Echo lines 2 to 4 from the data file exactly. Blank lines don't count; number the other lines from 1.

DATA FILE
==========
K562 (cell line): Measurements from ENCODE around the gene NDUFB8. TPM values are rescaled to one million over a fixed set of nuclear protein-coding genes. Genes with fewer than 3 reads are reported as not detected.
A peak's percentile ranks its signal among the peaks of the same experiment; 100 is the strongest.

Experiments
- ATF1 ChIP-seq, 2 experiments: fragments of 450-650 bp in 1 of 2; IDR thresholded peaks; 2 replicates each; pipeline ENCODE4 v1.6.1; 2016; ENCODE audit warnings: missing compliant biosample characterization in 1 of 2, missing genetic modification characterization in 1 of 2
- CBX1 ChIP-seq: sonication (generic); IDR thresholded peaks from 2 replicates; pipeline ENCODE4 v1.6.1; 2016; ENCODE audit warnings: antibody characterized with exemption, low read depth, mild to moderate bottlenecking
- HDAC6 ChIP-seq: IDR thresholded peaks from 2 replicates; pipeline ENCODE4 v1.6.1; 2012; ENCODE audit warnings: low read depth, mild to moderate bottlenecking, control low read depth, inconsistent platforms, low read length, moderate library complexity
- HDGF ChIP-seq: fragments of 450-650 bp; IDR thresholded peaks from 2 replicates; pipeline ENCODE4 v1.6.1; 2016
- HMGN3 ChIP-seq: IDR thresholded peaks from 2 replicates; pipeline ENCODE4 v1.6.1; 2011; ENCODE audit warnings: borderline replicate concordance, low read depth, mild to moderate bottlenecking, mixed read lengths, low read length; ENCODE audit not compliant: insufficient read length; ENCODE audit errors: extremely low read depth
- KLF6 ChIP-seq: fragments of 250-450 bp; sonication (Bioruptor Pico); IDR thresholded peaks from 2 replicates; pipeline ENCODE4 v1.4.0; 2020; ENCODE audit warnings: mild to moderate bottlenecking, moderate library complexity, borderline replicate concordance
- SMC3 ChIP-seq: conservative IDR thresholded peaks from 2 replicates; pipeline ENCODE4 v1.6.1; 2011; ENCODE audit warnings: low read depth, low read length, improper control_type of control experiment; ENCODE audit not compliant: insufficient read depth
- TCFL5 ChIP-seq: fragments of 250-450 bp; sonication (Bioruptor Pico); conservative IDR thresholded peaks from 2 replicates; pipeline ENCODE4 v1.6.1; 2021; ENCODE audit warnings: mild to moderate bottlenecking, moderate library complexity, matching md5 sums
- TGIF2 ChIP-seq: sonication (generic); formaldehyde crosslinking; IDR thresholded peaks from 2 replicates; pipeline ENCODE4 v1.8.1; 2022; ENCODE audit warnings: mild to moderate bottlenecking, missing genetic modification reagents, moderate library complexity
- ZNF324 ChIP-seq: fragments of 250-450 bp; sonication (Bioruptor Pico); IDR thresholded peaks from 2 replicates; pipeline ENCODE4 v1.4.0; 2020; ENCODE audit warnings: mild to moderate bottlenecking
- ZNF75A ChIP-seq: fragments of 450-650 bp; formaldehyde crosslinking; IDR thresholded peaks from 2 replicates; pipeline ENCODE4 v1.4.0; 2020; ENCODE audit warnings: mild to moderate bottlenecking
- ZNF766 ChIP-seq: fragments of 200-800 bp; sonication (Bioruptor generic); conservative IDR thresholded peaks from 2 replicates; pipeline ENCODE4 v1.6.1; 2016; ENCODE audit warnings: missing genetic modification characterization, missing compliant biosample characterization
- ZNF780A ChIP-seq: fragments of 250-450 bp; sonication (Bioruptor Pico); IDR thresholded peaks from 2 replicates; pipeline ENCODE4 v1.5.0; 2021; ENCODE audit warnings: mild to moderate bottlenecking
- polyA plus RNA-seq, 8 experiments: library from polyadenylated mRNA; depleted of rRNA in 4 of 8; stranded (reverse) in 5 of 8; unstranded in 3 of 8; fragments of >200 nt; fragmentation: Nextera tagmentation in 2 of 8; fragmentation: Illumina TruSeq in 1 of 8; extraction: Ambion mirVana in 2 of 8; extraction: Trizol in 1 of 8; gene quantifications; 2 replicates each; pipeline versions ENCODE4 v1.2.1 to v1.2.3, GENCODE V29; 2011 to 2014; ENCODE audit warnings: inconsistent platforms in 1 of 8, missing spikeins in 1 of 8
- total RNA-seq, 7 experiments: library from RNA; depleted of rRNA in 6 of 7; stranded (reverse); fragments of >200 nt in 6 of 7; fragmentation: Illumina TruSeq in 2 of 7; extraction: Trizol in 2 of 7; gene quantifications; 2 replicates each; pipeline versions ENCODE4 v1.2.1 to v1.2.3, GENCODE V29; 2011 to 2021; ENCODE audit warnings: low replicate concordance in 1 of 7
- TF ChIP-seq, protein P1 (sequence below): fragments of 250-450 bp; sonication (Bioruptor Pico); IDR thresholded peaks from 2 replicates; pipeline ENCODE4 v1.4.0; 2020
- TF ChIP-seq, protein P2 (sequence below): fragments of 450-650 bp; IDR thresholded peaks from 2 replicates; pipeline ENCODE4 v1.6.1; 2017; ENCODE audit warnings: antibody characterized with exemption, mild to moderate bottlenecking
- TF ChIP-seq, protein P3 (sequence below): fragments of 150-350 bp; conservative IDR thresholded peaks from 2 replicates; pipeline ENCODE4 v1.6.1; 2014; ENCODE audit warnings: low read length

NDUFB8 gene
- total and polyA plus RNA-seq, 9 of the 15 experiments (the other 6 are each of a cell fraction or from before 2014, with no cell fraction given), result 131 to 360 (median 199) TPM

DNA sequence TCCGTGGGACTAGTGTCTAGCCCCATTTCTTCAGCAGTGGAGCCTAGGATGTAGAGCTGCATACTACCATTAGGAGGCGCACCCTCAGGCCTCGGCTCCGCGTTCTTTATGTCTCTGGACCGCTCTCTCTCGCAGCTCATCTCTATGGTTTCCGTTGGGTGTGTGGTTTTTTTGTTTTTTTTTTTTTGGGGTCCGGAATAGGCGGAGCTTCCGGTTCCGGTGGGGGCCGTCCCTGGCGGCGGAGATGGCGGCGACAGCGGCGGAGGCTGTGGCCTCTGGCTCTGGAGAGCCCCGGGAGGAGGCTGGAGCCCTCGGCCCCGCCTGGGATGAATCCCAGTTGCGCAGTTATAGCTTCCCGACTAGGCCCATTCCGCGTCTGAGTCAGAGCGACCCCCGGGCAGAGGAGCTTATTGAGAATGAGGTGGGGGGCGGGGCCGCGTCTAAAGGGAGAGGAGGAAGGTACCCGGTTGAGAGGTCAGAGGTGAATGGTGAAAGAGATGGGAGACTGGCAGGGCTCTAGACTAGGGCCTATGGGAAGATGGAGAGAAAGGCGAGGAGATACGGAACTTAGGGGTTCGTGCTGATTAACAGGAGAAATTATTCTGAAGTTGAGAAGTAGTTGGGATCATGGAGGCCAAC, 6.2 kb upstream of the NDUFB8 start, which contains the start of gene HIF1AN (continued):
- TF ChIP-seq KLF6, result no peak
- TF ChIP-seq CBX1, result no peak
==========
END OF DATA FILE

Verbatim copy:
A peak's percentile ranks its signal among the peaks of the same experiment; 100 is the strongest.

Experiments
- ATF1 ChIP-seq, 2 experiments: fragments of 450-650 bp in 1 of 2; IDR thresholded peaks; 2 replicates each; pipeline ENCODE4 v1.6.1; 2016; ENCODE audit warnings: missing compliant biosample characterization in 1 of 2, missing genetic modification characterization in 1 of 2